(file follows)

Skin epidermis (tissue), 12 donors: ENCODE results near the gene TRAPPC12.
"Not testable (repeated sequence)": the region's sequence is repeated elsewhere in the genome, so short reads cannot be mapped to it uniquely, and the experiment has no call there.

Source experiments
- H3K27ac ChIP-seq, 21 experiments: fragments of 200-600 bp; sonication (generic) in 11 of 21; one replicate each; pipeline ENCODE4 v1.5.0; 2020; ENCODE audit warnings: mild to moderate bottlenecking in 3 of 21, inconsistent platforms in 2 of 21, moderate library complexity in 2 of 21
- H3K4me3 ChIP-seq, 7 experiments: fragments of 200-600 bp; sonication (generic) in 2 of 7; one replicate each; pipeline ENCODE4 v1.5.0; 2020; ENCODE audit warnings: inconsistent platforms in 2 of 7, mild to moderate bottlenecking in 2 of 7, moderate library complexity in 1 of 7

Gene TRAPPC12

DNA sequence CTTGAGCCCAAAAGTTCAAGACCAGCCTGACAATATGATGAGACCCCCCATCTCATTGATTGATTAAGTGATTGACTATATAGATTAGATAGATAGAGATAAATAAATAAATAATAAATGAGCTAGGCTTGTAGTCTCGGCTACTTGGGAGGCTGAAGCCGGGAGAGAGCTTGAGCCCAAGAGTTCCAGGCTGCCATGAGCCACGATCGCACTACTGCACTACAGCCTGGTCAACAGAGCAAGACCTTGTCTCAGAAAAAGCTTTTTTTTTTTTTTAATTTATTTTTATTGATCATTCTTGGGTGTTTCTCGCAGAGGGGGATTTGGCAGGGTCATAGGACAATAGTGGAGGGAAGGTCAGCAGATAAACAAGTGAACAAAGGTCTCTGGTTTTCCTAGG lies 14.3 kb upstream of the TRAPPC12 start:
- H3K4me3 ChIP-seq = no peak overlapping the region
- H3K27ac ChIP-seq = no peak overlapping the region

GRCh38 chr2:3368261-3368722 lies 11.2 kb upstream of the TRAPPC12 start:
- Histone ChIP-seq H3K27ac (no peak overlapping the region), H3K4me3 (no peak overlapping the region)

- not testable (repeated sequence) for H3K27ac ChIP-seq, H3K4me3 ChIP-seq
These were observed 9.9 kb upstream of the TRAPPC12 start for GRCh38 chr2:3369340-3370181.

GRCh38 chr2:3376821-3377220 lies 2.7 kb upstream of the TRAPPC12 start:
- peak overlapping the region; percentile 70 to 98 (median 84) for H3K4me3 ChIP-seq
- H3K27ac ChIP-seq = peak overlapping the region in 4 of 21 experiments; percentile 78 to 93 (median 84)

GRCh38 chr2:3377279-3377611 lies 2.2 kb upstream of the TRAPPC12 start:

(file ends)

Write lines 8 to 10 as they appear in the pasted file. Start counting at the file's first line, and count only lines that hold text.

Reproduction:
- H3K4me3 ChIP-seq = no peak overlapping the region
- H3K27ac ChIP-seq = no peak overlapping the region

GRCh38 chr2:3368261-3368722 lies 11.2 kb upstream of the TRAPPC12 start: